I've been thinking the past couple days about the idea of the "gothic midwest."  something that I associate mostly with Sam Shephard plays for some reason   When I was in college, we came in to the city to see a production of "The Buried Child" at Steppenwolf.  At the time, I would have told you the most noteable thing at the time was that it starred Ethan Hawke, who was somewhere in his career between Reality Bites and Training Day.  The thing that stuck with me was not, in fact Hawke's performance (meh), but more the final scene of another man carrying a baby's skeleton around the stage.   And rain, so much rain, and the kind of light that only happens in the midwest in march. (or this is what it reminded me of.)

I always think of that, even when I fancy  that some of my work might be considered of the "midwest gothic" ilk, particularly the fever almanac, and definitely girl show. (and beautiful sinister has always seemed sort of a  "wisconsin gothic" and more woodsy with a different feel..lol..But then pinpointing what it is about these texts that MAKES them such is a bit harder..not merely that they are set in the midwest, or that they could be considered gothic, but maybe more that they have a certain quality that I only associate with the midwest. Visually, there  are the ghost landscapes paintings, of course, and the attendant poems, and perhaps these capture it most. 

While Southern gothic seems easy to pinpoint and much written-about. This is probably the best description I came across for the midwestern version.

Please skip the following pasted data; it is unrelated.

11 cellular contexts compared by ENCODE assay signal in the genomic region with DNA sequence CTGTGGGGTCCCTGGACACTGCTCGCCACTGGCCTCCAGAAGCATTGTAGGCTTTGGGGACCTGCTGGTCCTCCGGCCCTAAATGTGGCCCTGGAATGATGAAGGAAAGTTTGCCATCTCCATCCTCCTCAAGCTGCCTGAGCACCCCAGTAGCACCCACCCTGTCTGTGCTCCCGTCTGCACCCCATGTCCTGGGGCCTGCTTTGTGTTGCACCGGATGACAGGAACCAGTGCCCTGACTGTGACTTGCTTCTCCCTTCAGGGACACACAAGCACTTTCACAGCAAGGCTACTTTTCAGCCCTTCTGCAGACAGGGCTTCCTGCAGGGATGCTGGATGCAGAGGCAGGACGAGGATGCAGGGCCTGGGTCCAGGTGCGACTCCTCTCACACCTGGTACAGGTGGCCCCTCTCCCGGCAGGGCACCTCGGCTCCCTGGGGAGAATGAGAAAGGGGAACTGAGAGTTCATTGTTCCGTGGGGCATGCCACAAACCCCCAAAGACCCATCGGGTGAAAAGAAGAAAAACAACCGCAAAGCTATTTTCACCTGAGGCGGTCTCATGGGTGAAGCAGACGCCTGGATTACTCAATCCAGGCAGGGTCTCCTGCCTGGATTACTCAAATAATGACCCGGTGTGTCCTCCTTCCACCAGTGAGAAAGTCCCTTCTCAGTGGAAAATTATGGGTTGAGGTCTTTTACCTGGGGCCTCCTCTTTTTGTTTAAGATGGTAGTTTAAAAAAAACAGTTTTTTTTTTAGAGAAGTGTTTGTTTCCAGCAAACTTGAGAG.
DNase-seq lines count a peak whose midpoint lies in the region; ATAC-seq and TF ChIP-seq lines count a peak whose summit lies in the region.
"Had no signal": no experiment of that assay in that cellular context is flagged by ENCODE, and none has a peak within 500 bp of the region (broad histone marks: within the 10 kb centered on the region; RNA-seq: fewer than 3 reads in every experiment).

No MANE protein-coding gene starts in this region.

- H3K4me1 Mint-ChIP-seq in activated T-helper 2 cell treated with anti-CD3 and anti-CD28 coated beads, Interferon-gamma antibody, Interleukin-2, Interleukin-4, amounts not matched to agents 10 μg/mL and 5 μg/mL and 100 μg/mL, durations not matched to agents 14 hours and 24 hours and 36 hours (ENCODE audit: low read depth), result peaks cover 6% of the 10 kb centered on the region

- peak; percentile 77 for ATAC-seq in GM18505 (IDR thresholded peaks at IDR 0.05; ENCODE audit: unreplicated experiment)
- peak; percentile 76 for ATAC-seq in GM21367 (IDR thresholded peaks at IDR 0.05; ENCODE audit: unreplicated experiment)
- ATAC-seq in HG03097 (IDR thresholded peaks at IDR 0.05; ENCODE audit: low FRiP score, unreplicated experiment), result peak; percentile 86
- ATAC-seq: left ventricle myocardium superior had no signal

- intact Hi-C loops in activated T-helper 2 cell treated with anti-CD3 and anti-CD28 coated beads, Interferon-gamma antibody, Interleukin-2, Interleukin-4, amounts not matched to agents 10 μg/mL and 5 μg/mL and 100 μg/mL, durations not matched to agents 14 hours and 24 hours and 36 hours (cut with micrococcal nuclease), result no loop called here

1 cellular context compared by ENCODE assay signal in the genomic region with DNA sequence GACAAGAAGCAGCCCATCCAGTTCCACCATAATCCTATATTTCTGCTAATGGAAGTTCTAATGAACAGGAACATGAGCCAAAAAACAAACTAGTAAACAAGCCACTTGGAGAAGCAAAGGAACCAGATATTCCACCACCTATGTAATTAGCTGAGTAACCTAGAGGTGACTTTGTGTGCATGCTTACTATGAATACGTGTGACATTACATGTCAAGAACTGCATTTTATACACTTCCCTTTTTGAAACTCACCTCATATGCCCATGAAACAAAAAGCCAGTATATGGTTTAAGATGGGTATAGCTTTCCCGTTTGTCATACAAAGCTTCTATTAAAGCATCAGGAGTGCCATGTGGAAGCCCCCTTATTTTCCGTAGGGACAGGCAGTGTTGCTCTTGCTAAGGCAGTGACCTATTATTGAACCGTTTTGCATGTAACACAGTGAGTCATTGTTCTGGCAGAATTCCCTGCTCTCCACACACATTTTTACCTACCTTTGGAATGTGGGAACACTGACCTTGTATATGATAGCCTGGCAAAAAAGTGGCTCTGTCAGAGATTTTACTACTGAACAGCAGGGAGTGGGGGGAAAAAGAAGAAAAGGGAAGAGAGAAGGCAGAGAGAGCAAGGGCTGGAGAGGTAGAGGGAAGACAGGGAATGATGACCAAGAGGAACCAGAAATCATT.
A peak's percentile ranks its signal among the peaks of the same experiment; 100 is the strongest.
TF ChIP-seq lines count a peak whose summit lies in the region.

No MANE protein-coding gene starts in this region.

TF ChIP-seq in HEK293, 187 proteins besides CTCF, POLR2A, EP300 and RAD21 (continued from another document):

"While Midwest Gothic shares many similar traits with Southern Gothic and Gothic literature, such as the grotesque, characters with strained mental states, and elements of the supernatural, it is not just a mere transportation of these elements to the Midwest. Two key ideas inform Midwest Gothic: restraint and the unspoken. Emotional restraint keeps characters from revealing their secrets and also isolates them from others. A lot is left unsaid between Midwesterners–this is how they can be outwardly friendly, surrounded by people, yet still be utterly and hauntingly alone. Geography mirroring the psychological landscape is also an important element in the Midwest Gothic aesthetic. At first, the flatness of the landscape appears one-dimensional, static, and dull—until you realize the vastness is overwhelming, limitless, and eternal. The void can swallow you. Running underneath all of this is a current of horror, which is sometimes overt and sometimes only alluded to or implied. "


If I think about in terms of other work, you could probably fold in the shared properties of water and stars, though it is more suburban than rural. And what of the urban--the mermaid poems in salvage--the description above somehow relates to those as well. . It's neither here nor there, just something I've been thinking about as I start my week and move further into transcribing the very last of the unusual creatures pieces...

Sunday, December 03, 2017

Image may contain: tree, table and outdoor


It occurred to me that I have been doing this blog thing here for 15 years.  Well not HERE (I moved to blogger in 2005, but before that I was blogging on now defunct xanga--which was horrible design wise, but I weirdly connected with a lot of cool poet-people there.)  Journaling, of course, wasn't new..I'd been keeping an intermittent diary since I was  a teen and a cousin gave me one with a flimsy little lock for my 14th birthday.  The entries were spare and had months in between--bad poems about flamingos & kittens, rants about my friends or the boys who I was crushing on-- detailed fights with my mom or my sister, random high school girl talk. Later, there was a fabric floral blank book covered in roses that chronicled my first semester in North Carolina, more boy drama and self-seeking.